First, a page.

North Ayrshire Council confirms plans for Lochshore regeneration project



Work on the construction of the Garnock Visitor and Community Hub which forms part of a major regeneration project at Lochshore will begin next spring, North Ayrshire Council has confirmed.

Image courtesy of Nathan Cunningham

Lochshore has been earmarked as a key site in the council’s Community Wealth Building plans and the necessary £3.6 million funding for construction of the new hub has been secured thanks to contributions from the Scottish Government’s Regeneration Capital Grant Fund, Nuclear Decommissioning Authority, Scottish Enterprise, Sport Scotland and Land Trust.

The first phase of the wider site development will also begin next year and it is hoped that the new Visitor and Community Hub to the south of the loch will act as a facilitator of increased activity at the site. The Collective Architecture-designed facility is expected to be ready and open by May 2022.

The council also confirmed it will also take ownership of the wider site, currently owned by Scottish Enterprise, and use already-available monies from the Scottish Government’s Vacant and Derelict Land Fund to create paths and play areas, as well as tree planting and habitat improvements.

Leisure and walking routes are planned around Kilbirnie Loch, incorporating heritage interpretation and play. While access to the site will be enhanced through new active travel routes connecting to and through the site to Kilbirnie, Beith, Garnock Community Campus and Glengarnock station. The first of which (a direct connection to Kilbirnie) will be constructed in 2021 with funding awarded by Sustrans.

It is hoped that around 100 jobs could be created directly and indirectly as a result of investment in the site.

Councillor Joe Cullinane, leader of North Ayrshire Council and cabinet member for Community Wealth Building, said: “We are excited to be confirming details of our plans for Lochshore. It allows us to put our Community Wealth Building vision into practice.

“We are using our land and assets to build something substantial for the community. At Lochshore there will be the opportunity for the community to take ownership of or lease parts of the site, for initiatives such as community food growing or community woodland. There is also the potential for community-led delivery of affordable housing through the establishment of a community land trust.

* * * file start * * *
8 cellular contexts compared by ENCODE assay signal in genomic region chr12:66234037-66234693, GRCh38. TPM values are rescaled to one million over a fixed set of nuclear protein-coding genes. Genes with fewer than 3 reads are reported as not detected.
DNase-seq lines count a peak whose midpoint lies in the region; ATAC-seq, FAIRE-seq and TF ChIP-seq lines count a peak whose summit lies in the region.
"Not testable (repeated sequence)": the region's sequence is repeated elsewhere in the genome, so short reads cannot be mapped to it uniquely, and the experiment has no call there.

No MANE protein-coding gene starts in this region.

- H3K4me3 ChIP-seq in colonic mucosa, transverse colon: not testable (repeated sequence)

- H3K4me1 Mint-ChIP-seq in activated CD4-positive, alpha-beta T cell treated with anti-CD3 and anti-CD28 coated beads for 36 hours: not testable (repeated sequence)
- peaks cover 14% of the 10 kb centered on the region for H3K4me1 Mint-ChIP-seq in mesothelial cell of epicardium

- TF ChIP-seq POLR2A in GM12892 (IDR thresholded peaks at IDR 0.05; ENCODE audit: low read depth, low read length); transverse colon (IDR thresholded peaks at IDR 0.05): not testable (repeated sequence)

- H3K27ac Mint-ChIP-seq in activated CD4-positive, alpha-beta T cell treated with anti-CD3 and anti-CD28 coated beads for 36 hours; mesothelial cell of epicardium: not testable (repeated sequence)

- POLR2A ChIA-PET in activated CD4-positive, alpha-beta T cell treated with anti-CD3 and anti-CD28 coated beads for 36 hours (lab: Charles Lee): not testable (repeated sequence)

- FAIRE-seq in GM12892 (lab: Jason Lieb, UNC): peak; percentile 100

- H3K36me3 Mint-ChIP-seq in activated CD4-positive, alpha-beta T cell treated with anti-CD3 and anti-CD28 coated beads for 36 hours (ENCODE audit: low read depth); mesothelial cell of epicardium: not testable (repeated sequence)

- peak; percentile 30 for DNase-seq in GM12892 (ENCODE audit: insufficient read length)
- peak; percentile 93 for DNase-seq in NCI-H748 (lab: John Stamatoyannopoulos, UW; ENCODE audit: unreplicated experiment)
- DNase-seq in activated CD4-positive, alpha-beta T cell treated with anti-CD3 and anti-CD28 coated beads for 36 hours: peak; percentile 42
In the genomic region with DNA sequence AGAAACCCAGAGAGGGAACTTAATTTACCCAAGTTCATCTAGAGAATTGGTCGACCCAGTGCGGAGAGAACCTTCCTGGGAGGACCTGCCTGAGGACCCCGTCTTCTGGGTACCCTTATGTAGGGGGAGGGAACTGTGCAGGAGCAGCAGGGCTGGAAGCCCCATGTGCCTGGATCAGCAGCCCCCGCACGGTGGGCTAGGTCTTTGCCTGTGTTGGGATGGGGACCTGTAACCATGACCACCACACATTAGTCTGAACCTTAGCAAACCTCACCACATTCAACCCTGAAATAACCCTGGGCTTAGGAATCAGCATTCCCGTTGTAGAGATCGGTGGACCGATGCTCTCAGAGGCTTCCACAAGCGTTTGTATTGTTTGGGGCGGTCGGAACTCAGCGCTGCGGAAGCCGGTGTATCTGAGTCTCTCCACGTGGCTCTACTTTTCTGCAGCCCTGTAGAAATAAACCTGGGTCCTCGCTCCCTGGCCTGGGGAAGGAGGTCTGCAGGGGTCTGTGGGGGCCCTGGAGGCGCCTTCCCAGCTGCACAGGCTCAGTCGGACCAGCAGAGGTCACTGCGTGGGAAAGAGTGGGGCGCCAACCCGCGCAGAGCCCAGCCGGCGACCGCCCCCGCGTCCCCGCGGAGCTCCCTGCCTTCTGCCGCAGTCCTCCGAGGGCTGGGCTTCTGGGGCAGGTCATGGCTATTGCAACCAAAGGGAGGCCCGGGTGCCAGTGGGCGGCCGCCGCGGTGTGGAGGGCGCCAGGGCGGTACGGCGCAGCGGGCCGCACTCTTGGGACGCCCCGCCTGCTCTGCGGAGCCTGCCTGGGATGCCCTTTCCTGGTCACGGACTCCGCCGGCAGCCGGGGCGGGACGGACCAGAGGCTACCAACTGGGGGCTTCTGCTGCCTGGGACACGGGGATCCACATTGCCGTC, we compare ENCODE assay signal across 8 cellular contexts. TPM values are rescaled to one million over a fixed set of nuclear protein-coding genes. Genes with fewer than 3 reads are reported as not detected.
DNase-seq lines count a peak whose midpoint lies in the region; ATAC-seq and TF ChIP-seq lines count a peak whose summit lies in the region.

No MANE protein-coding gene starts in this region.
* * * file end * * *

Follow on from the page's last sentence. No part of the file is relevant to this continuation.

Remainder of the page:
“We are also creating jobs. We expect around 12 to be employed in the hub and we will again use our Community Wealth Building principles during the construction phase which will create jobs for local people.

“We are also working with one of our anchor organisations – Scottish Enterprise – to secure the land that will allow us to think big with our plans.

“There is also the positive knock-on effect for the wider community as we move forward with the long-term vision.”

David Wallace, stakeholder lead for the Nuclear Decommissioning Authority in Scotland, said: “This is such an exciting project to be involved with.  What impressed us was its links to any future industrial development that helps build a sustainable future for local communities long after Hunterston A site has closed. It’s also a great example of true partnership working, and the ability of the local council to leverage funding from a wide range of sources for the benefit of local people.”

Mark Newlands, head of partnerships at Scottish Enterprise, said: “We are delighted to be working on the Lochshore project which will create some exciting opportunities for the local area and demonstrate a wider commitment to Community Wealth Building.”

The council also hopes to use ring-fenced funding from its ‘New Green Deal’ to plant hundreds of new trees on-site during the first phase.



Related posts